Home>Discussions>ELECTRICAL & LIGHTING>Electrical outlet and switches near pocket door
7 posts / 0 new
Last post
Bluefairy
Electrical outlet and switches near pocket door

I want to put electricals and switches on the wall where there is the pocket for the pocket door. Would I have enough room? What kind of clearance do I need?

dj1
Re: Electrical outlet and switches near pocket door

Probably not. A regular box is about 3" deep and a regular wall cavity is 3-1/2" wide, not enough space for an electrical box.

MLB Construction
Re: Electrical outlet and switches near pocket door

dj is right, but if you have a true double wall with the door in between, you can use use a shallow work box.

Mastercarpentry
Re: Electrical outlet and switches near pocket door

There must be a minimum of 1 1/4 inches from any wall face to the wiring inside the wall so even though a shallow box might work, you can't meet that spec with a pocket door in a nominal 2X4 wall.

Phil

HoustonRemodeler
Re: Electrical outlet and switches near pocket door

The usual problem isn't the shallow box or switch, its running the wire that will prove tricky.

Fencepost
Re: Electrical outlet and switches near pocket door

If you use conduit or MC (metal-clad) cable, you don't have to worry about code-required clearance.

If there really isn't enough space for the electrical boxes, you could use Wiremold-type surface boxes, but that wouldn't look as good. You could also use surface-mount devices. Most that I've seen 0nline are sold for European countries (where they have a lot of old houses where it's impossible to install wires in the walls) and may not be UL listed for use in the United States.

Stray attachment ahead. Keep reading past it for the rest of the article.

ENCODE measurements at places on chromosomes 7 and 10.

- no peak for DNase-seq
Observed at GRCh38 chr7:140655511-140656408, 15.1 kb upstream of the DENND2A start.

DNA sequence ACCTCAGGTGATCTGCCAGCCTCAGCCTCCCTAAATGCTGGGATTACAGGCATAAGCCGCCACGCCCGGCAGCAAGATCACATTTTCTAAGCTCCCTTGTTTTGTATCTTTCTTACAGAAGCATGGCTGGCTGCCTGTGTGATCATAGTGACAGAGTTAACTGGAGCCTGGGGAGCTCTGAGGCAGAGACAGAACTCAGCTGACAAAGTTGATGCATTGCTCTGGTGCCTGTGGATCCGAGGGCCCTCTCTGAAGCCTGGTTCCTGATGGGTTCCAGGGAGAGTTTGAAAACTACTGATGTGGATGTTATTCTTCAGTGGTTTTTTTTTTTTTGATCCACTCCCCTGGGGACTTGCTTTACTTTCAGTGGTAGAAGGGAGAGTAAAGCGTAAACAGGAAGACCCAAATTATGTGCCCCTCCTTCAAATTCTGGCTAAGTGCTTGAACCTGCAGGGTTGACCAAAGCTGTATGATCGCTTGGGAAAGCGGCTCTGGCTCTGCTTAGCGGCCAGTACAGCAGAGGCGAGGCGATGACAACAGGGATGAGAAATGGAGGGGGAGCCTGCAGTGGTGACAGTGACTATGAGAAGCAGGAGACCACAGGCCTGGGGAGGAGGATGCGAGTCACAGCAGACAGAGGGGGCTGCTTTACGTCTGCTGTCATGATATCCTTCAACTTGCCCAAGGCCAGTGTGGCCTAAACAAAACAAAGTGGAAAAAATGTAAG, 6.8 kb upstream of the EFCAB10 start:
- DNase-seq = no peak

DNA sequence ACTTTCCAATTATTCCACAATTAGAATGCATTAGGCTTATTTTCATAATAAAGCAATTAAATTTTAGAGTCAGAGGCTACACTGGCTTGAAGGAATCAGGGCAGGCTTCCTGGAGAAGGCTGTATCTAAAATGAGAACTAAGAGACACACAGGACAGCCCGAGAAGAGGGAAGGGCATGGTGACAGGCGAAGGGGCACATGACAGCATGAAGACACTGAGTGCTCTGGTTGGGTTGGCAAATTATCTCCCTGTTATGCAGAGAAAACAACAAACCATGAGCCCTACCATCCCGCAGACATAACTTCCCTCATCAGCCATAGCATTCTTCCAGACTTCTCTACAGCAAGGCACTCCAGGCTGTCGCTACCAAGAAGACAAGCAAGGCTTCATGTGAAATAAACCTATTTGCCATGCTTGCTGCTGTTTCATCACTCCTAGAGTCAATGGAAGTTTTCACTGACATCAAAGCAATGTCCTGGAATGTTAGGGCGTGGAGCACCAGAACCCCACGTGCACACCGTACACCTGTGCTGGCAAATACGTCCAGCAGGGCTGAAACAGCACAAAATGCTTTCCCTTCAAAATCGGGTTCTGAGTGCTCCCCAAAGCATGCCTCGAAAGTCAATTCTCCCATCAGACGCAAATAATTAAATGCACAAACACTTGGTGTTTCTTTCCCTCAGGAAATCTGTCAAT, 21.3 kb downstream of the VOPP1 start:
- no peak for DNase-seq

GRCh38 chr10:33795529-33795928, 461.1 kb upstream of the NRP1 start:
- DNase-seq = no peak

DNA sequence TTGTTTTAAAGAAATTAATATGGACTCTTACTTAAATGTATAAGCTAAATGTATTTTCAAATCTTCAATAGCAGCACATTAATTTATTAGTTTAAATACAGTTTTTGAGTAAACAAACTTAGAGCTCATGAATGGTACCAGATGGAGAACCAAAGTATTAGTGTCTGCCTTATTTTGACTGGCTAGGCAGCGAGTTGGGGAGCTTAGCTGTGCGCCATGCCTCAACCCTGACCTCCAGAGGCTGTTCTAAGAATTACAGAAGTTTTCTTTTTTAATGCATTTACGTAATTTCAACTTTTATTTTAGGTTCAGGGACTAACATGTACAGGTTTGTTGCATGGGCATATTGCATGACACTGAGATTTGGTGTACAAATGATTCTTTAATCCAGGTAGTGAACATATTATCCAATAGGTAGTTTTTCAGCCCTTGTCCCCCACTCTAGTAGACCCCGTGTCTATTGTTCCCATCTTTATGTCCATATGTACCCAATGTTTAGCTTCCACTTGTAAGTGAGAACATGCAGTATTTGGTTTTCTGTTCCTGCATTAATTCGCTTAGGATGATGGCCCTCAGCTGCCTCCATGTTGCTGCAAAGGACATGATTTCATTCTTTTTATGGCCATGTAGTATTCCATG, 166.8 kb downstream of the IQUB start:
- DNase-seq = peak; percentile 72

Mastercarpentry
Re: Electrical outlet and switches near pocket door

Wiremold (surface wiring) would work- conduit won't. The reason is still space- by the time you have the end-connecter into a box hole, you're going to be tight against the door inside the pocket.

Wiremold isn't bad, but it looks uuu-gly in a home. A recent job I did ended up having the planned pocket doors deleted because of impossible switch placement. Had the original design been followed it would have worked, but because the 'hand' of a tub was reversed putting plumbing in the way, the handing of the door had to be reversed too which left no space for a light switch in the bathroom. The homeowner's choice of electrician failed to catch the potential problem and since he wasn't my guy I wasn't thinking about the wiring after reviewing the original plan, same thing for the plumber.

The lesson there is to plan well and stick with the plan or you might open a can of worms later on! With today's usual materials I think pocket doors should be avoided unless absolutely necessary. I've had to go back on at least half of them in time as rollers wore, tracks bent, half-studs got bent, or doors warped no matter how meticulous I was on the install (which I am with these). Very gently used they will do OK- add kids or tenants and you've got problems coming sooner or later. That's why I install the header trim between the side-stiles- done that way you don't have to take all the molding off to get to the door when you need to fix it!

Phil

Sponsored Stories

TV Listings

Find TV listings for This Old House and Ask This Old House in your area.